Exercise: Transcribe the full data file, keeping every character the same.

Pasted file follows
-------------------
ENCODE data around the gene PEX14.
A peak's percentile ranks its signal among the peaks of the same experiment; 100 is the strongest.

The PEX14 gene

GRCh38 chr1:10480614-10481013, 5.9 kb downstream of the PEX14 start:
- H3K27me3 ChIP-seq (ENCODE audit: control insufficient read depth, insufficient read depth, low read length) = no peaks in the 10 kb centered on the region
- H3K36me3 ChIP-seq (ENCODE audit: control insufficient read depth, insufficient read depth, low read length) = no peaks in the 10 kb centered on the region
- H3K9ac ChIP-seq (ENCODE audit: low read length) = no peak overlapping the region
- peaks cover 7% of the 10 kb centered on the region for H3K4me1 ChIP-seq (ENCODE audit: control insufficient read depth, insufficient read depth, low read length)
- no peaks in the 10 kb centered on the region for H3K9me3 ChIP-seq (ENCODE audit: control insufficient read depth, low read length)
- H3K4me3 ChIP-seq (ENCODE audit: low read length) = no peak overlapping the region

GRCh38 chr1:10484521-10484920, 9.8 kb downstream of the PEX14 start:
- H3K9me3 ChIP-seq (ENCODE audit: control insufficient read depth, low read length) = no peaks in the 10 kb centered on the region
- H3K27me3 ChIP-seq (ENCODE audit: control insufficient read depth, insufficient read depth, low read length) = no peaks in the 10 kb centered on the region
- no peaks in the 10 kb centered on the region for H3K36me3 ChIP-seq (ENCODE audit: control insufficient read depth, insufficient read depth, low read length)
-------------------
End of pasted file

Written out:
ENCODE data around the gene PEX14.
A peak's percentile ranks its signal among the peaks of the same experiment; 100 is the strongest.

The PEX14 gene

GRCh38 chr1:10480614-10481013, 5.9 kb downstream of the PEX14 start:
- H3K27me3 ChIP-seq (ENCODE audit: control insufficient read depth, insufficient read depth, low read length) = no peaks in the 10 kb centered on the region
- H3K36me3 ChIP-seq (ENCODE audit: control insufficient read depth, insufficient read depth, low read length) = no peaks in the 10 kb centered on the region
- H3K9ac ChIP-seq (ENCODE audit: low read length) = no peak overlapping the region
- peaks cover 7% of the 10 kb centered on the region for H3K4me1 ChIP-seq (ENCODE audit: control insufficient read depth, insufficient read depth, low read length)
- no peaks in the 10 kb centered on the region for H3K9me3 ChIP-seq (ENCODE audit: control insufficient read depth, low read length)
- H3K4me3 ChIP-seq (ENCODE audit: low read length) = no peak overlapping the region

GRCh38 chr1:10484521-10484920, 9.8 kb downstream of the PEX14 start:
- H3K9me3 ChIP-seq (ENCODE audit: control insufficient read depth, low read length) = no peaks in the 10 kb centered on the region
- H3K27me3 ChIP-seq (ENCODE audit: control insufficient read depth, insufficient read depth, low read length) = no peaks in the 10 kb centered on the region
- no peaks in the 10 kb centered on the region for H3K36me3 ChIP-seq (ENCODE audit: control insufficient read depth, insufficient read depth, low read length)